MONAMI MALIK: My name’s Monami Malik, and I’m with DRUM. Desis Rising Up and Moving. DRUM has been mobilizing with our membership for the past few days. We’ve been preparing for the RNC with our membership. We have over 300 members, family members of people being deported, people being deported and detainees as well. We started as early as June, when we sent out a survey of our members in detention centers in New York and New Jersey where we surveyed detainee members about what their voices and thoughts are about the elections, about the Bush administration, and what they wanted people on the outside to do in this time period. And so overwhelmingly our members in detention wrote us back saying that they wanted people to raise their voices however we can in the media, by marching and mobilizing, by voting, by using basically all tactics that we need to first get rid of the Bush Administration, but that it doesn’t end there, that we need to then hold whoever’s accountable, whoever’s in office accountable to stop the ongoing war on terrorism, and especially for us the war against immigrants.

AMY GOODMAN: Some of the voices at Thursday’s protest in Harlem. Among the many speakers at the rally was Partha Banerjee of the New Immigrant Community Empowerment.

PARTHA BANERJEE: The thing that I really want to say to you is that, please know what exactly is going on with the lives of poor immigrants in New York City, especially since 9/11. As we speak right now, 200 immigrants, detainees, are rotting in Wackenhut Detention Center and going through a hunger strike. The problem, that crime they have committed: nothing, zero. They have no terrorism charges whatsoever on them. The only reason they have been put in prison indefinitely without any legal recourse is because they violated their visas. That is not a criminal offense, and that is why they have been rotting in jail, the various jails throughout the city, throughout the country, since 9/11. I’ll tell you some numbers. Right after 9/11, 2,000, more than 2,000, nobody knows exactly what the number is, but somehow some people estimate that some 2,000 people were rounded up from various parts of this country and including New York City and they were put in various detention centers. Nobody knew where they were. Their families went from jail to jail to look for their loved ones. They didn’t know where they were. They were not given any legal recourse, they were not given any due rights, and they were put and kept in various detention centers indefinitely. Many of them were brutally tortured, abused, violated. Right after that when Ashcroft passed the USA PATRIOT Act, because of the PATRIOT Act thousands of people were picked up. There was this new law called "special registration." What the registration did was that it mandated immigrants from 25 different countries, 24 of them Muslim countries plus North Korea, to register themselves with the federal government as if they were criminals. And when they actually went to register themselves the federal government detained and later put some 15,000 people under deportation order. You don’t have to take my word for it. You can go to the Department of Justice’s website and find out how many people actually went for special registration, and how many people were actually put in deportation orders. This is ridiculous! This is outrageous! This is United States of America. You know the history of civil rights movement. We are learning from you. You are our teachers, we are your students. We want to learn more from you. But my only appeal to you is that, please know what exactly is going on the immigrant people’s lives, and these are not terrorists, these are innocent people. For no crime of their own. They were not responsible for 9/11. We are all against terrorism, we are all against violence. But for no crime committed thousands and thousands of people are going through a very, very, very difficult time. Their families are destroyed, their homes are empty, they have been forced to go back to their home countries. Their children, who practically grew up in this country, they do not know where their parents came from, they do not even speak their parents’ languages, they are forced to go back to their home countries. This is outrageous! This is despicable! I implore you to come forward, yeah, and be a part of the immigrant solidarity movement and together we can succeed. Thank you very much.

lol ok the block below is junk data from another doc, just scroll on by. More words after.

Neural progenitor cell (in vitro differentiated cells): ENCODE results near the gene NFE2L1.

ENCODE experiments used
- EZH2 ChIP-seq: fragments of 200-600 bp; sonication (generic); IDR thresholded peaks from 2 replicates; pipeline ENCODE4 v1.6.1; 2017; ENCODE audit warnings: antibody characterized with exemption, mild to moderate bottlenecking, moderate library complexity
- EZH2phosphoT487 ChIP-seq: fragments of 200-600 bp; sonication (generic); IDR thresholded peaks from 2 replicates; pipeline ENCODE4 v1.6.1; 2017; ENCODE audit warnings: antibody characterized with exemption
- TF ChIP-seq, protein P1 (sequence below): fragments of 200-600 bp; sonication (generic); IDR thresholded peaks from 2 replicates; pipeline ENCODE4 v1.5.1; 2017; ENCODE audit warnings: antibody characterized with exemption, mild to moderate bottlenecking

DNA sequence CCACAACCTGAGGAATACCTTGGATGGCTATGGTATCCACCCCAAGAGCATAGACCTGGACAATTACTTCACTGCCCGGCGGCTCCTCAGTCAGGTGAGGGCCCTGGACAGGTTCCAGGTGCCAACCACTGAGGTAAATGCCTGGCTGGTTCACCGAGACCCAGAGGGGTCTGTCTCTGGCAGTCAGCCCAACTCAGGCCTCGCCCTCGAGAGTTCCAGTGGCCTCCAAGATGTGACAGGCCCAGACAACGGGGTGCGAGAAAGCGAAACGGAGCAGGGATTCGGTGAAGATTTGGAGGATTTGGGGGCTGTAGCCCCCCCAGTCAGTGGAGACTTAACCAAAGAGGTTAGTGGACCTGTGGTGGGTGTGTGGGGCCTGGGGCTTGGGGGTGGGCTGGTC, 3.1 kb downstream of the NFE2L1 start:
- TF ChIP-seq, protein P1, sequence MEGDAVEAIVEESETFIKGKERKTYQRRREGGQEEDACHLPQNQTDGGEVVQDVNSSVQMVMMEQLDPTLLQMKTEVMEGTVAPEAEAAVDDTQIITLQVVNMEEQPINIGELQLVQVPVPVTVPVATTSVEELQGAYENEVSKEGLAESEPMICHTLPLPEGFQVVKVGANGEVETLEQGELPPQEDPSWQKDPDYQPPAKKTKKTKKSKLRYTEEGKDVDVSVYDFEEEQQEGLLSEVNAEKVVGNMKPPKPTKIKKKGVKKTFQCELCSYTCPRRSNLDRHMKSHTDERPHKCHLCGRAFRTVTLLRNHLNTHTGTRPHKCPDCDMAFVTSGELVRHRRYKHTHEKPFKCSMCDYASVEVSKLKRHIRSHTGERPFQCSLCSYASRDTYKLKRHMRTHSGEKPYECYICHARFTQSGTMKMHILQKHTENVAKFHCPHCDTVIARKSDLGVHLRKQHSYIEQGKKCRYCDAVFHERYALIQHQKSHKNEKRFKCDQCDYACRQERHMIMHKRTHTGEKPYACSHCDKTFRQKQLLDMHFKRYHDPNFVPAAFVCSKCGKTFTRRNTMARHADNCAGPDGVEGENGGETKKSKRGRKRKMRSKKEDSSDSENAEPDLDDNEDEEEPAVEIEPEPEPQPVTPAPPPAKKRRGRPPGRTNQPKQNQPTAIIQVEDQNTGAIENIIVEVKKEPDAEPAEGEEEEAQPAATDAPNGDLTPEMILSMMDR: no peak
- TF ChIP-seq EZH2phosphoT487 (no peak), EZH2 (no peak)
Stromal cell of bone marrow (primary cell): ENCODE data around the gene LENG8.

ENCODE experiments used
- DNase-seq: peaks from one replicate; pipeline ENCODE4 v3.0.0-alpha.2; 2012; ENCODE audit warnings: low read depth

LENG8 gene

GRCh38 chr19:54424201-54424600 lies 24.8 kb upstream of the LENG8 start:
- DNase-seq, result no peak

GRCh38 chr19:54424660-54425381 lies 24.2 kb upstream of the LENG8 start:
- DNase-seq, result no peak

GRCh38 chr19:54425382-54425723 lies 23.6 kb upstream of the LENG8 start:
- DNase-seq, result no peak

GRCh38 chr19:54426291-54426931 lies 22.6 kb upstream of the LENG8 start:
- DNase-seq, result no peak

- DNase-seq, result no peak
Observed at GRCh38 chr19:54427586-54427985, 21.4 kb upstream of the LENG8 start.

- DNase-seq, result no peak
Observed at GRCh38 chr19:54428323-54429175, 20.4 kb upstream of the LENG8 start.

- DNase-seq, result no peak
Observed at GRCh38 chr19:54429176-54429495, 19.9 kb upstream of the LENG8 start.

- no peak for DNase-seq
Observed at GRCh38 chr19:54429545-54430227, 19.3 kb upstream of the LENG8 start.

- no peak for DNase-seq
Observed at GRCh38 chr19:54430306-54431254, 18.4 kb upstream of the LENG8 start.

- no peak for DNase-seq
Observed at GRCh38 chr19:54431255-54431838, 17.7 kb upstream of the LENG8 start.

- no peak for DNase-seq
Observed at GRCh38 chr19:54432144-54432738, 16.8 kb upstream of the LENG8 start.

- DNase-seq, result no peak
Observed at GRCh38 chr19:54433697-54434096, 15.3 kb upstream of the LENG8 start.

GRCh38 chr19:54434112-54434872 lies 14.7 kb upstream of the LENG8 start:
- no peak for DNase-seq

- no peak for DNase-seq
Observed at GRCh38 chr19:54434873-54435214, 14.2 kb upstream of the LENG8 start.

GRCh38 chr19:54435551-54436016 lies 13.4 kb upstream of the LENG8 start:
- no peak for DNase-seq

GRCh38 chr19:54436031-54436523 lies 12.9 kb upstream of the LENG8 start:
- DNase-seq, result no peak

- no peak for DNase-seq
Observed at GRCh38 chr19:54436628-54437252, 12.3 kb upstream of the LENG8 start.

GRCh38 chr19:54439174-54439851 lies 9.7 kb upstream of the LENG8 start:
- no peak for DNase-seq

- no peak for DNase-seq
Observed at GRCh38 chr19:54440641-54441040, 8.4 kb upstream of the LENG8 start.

AMY GOODMAN: Partha Banerjee of New Immigrant Community Empowerment, speaking yesterday in Harlem.